NFS, automount, etc.

Discussion in 'Apple' started by El Groló, Aug 28, 2005.

  1. El Groló

    El Groló Guest

    How do I let a user log in to a Mac or FreeBSD
    and have his/her home directory NFS mounted
    from the main Mac?

    Before I crashed and rebuilt my disk,
    I had the Mac mounting directories from
    a FreeBSD host. But I never succeeded
    in going the other way.

    To make it work, I had to turn off the
    $%^&%^& automounter, which seemed to take
    the attitude, "I don't care WHAT you put
    in fstab, the correct mount point is
    /Volumes/whatever, and I WILL make soft links
    with permissions errors in my directory,
    no matter what you say!"

    OK, rant over, bottom line is with the
    automounter OFF, it worked.

    Now, I set up exports and fstab the same as before,
    loaded them into NetInfo, and did mount -a

    Again got the stupid permission denied messages
    on /automount/servers/Users/userID

    So, again, I turn off the automounter and try again.

    Now, it's
    NFS Portmap: RPC: Port mapper failure - RPC: Timed out

    This is 10.3.9 I want all my users to have ONE
    home directory, not one on each Mac. So the smaller
    Mac has an empty directory for ech user (except Admin)
    and an fstab to mount the real dir on the other machine.

    Oh, and I put "mount -a" in one of the startup items.
    That gets them mounted _before_ anyone logs in.
    At least it did before the crash.

    The reason for that is the Finder is too stupid to
    recognize when an empty directory gets mounted.
    El Groló, Aug 28, 2005
    1. Advertisements

  2. El Groló

    El Groló Guest

    To put it another way, IF it were Solaris or
    FreeBSD or HPUX, etc. the following would work:

    Server> echo "/Developer -rw -alldirs -maproot=nobody
    -network=192.168.xx.0 -mask=" > /etc/exports

    ssh -l admin Client

    Client> su -

    Client> echo "Server:/Users/username /Users/username nfs rw 0 0" \
    then cycle mountd and "mount -a" or reboot, etc.

    What to do in OS X? Some web pages I've read
    suggest I have to learn LDAP and do all sorts
    of weird stuff with that. Others say it can't
    be done in OS X (which I don't believe).
    El Groló, Aug 28, 2005
    1. Advertisements

  3. El Groló

    David Magda Guest

    Look at the "automount" software. "Amd" (automount daemon) is also
    available on OS X (and is used in FreeBSD, and available for just
    about any Unix), but I don't know how well it works.

    The web site for amd is:
    David Magda, Aug 28, 2005
  4. El Groló

    El Groló Guest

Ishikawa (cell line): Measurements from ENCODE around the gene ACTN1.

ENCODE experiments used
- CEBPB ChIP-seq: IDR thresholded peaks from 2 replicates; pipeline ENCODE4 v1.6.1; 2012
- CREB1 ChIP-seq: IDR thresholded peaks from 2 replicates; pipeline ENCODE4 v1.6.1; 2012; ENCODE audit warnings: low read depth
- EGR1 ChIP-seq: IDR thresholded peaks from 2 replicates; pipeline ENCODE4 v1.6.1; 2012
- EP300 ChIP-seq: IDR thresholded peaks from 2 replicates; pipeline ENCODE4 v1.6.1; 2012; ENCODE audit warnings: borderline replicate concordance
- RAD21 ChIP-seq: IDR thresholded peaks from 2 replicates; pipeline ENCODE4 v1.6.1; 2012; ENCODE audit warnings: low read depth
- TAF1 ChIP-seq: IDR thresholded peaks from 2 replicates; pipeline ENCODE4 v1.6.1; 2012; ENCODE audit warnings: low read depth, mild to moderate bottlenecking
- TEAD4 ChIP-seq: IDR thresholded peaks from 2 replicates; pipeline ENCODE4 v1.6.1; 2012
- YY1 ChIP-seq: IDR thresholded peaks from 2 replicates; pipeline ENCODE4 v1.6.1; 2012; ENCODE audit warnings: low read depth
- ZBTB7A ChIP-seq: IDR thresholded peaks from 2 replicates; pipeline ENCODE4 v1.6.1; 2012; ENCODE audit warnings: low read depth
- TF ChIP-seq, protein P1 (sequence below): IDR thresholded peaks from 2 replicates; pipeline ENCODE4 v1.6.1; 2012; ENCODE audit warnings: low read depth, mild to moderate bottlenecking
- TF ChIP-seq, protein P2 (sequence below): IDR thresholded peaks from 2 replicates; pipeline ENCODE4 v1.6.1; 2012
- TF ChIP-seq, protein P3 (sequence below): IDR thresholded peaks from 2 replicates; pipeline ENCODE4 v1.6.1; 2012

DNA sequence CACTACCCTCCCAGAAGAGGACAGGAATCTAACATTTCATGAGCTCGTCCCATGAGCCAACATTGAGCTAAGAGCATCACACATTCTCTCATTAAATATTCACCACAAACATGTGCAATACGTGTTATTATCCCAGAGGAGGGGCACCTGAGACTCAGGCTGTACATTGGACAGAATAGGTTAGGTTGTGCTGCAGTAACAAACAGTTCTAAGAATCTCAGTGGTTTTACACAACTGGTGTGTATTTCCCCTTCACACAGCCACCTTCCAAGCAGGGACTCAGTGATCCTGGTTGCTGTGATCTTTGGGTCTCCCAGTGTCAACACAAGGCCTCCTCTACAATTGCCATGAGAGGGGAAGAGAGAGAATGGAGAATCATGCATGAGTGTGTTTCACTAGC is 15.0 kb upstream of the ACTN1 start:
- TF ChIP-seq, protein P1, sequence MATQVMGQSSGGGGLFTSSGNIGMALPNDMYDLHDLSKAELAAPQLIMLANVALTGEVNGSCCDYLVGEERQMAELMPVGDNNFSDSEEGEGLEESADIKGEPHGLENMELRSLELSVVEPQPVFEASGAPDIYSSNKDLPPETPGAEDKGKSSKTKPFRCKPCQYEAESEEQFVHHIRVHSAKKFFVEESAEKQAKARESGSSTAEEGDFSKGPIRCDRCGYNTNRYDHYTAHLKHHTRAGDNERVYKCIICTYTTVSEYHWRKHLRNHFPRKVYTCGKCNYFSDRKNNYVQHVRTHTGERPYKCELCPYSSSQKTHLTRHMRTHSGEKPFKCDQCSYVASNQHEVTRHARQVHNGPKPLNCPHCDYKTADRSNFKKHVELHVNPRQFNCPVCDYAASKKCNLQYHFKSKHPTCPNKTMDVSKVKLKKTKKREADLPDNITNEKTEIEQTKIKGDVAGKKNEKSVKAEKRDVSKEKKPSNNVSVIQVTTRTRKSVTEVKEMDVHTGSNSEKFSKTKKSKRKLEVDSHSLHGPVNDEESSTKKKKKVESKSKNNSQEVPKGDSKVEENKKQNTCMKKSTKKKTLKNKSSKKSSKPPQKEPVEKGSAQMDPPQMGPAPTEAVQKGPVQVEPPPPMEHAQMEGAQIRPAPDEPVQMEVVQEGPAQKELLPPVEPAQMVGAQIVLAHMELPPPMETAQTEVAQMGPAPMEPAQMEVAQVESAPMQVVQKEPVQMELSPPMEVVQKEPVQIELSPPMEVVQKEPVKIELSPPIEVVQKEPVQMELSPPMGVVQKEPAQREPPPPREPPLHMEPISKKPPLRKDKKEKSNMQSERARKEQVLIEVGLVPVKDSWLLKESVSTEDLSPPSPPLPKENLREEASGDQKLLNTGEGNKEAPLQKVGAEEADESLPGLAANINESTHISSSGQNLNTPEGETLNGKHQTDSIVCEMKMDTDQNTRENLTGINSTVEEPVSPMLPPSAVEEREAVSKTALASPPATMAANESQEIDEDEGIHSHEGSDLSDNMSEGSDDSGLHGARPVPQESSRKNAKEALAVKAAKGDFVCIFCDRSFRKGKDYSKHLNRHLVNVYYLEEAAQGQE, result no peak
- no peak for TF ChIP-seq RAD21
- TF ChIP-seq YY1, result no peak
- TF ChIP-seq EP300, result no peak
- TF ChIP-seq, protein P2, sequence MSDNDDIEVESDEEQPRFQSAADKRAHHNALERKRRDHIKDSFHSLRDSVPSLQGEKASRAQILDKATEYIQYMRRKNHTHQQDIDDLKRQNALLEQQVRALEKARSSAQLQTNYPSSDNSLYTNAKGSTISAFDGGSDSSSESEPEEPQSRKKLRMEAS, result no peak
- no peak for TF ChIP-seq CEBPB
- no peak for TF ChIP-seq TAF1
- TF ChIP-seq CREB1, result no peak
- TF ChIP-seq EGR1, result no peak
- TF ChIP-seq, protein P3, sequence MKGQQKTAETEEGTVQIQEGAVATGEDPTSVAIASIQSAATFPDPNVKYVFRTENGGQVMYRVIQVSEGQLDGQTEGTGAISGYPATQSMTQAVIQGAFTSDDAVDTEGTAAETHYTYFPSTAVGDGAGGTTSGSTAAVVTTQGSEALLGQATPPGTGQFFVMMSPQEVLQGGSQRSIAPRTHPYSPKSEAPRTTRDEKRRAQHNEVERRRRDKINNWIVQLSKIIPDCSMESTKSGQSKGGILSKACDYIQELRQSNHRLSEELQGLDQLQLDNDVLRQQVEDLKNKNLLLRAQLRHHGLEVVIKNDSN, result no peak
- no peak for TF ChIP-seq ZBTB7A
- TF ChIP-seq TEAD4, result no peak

I'll look into 'amd' but unless someone can tell me
    EXACTLY what to do to make Apple's 'automount' work,
    AND I verify that it actually works, I will continue
    to believe that it is crap.

    ("work", by the way, means I can mount something on a path
    that does NOT start with "/Volumes/", NOT get errors
    that include paths starting with "automount" and ending
    with "permission denied", and NOT have network icons
    in Finder that say "original can't be found" when you
    click on them)

    When I turned off the automounter, all my FreeBSD
    directories were always available on the Mac. But
    with or without automount, I NEVER got the Mac to
    share the other way.

    (BTW, this is not an anti-Apple rant. I really
    like OS X. It's just that this one feature sucks.)
    El Groló, Aug 29, 2005
  5. El Groló

    El Groló Guest

    ipfw is somehow failing to read some of the rules in the
    firewall file. Specifically, the rules designed to
    exempt all machines on the local network from the later
    rles that keep out stuff from the rest of the internet.
    Nothing wrong with the file syntax--I can cut and paste
    the exact same rules at the command line and ipfw honors them.

    After reboot, ipfw list shows rule 0010, 0074, 0075, and on.

    Rules 0020, 0030, 0040, 0050, 0060, 0070, 0071, 0072, 0073
    are not there. "head /etc/firewall.conf" and cut/paste the
    rules, and then 'ipfw list' will show them--and NFS to FreeBSD
    disks works.


    Now to try the Mac-to-Mac shares.......
    El Groló, Aug 29, 2005
    1. Advertisements

Ask a Question

Want to reply to this thread or ask your own question?

You'll need to choose a username for the site, which only take a couple of moments (here). After that, you can post your question and our members will help you out.